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Neuroimage. 2008 Jul 15;41(4):1364-71. doi: 10.1016/j.neuroimage.2008.03.049. Epub 2008 Apr 8.

Behavioral correlates of negative BOLD signal changes in the primary somatosensory cortex.

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1
Department of Neurology, University of Göttingen, Göttingen, Germany. andreas.kastrup@medizin.uni-goettingen.de

Abstract

Functional magnetic resonance imaging (fMRI) hypothesis testing based on the blood oxygenation level dependent (BOLD) contrast mechanism typically involves a search for a positive effect during a specific task relative to a control state. However, aside from positive BOLD signal changes there is converging evidence that neuronal responses within various cortical areas also induce negative BOLD signals. Although it is commonly believed that these negative BOLD signal changes reflect suppression of neuronal activity direct evidence for this assumption is sparse. Since the somatosensory system offers the opportunity to quantitatively test sensory function during concomitant activation and has been well-characterized with fMRI in the past, the aim of this study was to determine the functional significance of ipsilateral negative BOLD signal changes during unilateral sensory stimulation. For this, we measured BOLD responses in the somatosensory system during unilateral electric stimulation of the right median nerve and additionally determined the current perception threshold of the left index finger during right-sided electrical median nerve stimulation as a quantitative measure of sensory function. As expected, positive BOLD signal changes were observed in the contralateral primary and bilateral secondary somatosensory areas, whereas a decreased BOLD signal was observed in the ipsilateral primary somatosensory cortex (SI). The negative BOLD signal changes were much more spatially extensive than the representation of the hand area within the ipsilateral SI. The negative BOLD signal changes in the area of the index finger highly correlated with an increase in current perception thresholds of the contralateral, unstimulated finger, thus supporting the notion that the ipsilateral negative BOLD response reflects a functionally effective inhibition in the somatosensory system.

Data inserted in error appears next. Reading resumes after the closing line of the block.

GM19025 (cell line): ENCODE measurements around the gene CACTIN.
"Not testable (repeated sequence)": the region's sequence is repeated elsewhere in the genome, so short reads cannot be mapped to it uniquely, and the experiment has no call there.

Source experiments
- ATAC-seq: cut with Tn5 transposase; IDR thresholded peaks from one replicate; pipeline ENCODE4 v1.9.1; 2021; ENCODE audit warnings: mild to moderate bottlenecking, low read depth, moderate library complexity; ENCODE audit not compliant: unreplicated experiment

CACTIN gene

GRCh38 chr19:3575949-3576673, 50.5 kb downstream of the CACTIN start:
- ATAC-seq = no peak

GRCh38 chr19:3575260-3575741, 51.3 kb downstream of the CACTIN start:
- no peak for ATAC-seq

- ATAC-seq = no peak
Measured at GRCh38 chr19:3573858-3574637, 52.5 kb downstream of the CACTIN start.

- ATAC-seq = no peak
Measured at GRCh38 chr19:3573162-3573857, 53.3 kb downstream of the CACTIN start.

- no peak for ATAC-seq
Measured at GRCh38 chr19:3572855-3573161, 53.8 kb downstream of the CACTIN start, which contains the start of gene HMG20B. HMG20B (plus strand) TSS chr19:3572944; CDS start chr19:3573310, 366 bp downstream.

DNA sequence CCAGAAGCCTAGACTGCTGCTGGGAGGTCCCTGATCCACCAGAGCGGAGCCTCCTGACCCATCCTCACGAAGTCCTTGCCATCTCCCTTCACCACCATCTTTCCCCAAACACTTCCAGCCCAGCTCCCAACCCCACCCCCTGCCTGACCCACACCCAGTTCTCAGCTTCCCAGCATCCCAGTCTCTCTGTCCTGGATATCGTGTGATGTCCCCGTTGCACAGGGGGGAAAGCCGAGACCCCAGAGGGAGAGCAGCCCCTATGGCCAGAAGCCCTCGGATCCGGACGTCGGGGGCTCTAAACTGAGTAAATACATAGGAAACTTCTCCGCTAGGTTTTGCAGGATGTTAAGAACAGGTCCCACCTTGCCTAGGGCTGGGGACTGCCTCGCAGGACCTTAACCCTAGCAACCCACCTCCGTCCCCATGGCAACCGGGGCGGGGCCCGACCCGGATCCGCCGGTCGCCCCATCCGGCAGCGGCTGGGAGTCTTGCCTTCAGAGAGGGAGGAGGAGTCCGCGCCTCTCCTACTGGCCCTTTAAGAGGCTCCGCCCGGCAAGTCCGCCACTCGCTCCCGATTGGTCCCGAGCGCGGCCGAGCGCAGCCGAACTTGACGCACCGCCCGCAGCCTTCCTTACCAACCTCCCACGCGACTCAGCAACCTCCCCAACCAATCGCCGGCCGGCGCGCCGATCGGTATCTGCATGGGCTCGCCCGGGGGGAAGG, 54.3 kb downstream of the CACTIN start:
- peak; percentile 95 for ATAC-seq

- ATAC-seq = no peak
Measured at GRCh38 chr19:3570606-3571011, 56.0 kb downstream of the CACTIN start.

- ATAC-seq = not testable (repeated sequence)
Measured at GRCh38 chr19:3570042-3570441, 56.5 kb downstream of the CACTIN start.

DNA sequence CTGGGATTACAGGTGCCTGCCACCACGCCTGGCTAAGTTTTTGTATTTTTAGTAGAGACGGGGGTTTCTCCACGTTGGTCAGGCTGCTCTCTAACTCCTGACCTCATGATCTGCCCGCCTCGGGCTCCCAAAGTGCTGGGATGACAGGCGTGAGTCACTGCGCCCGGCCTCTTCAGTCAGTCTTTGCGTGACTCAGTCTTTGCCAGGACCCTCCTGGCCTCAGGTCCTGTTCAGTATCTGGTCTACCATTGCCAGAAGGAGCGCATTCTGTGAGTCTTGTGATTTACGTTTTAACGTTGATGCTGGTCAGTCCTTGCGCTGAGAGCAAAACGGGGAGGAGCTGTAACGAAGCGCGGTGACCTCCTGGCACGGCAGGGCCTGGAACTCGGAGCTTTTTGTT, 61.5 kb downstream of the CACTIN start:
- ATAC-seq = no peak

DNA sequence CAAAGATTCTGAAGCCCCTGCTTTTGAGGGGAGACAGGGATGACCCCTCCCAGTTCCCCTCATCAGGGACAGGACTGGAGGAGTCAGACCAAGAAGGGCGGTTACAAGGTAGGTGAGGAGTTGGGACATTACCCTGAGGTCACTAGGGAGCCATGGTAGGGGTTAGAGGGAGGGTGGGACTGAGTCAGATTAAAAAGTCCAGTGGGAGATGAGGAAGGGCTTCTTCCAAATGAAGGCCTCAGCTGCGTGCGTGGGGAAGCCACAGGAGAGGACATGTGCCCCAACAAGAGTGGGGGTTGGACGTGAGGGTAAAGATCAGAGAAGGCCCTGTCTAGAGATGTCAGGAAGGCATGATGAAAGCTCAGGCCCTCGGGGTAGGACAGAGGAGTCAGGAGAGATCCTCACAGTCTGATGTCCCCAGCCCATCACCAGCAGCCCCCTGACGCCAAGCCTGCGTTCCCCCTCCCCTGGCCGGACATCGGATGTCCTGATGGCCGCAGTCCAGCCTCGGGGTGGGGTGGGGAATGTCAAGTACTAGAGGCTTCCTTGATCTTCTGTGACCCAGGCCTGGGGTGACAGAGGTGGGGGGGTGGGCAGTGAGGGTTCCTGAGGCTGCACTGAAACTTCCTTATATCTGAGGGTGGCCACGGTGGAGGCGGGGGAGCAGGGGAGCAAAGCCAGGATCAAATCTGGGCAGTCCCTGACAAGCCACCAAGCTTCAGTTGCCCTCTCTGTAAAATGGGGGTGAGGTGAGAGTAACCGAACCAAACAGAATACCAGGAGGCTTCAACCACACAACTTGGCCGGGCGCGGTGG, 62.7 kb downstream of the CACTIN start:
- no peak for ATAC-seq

[Indexed for MEDLINE]

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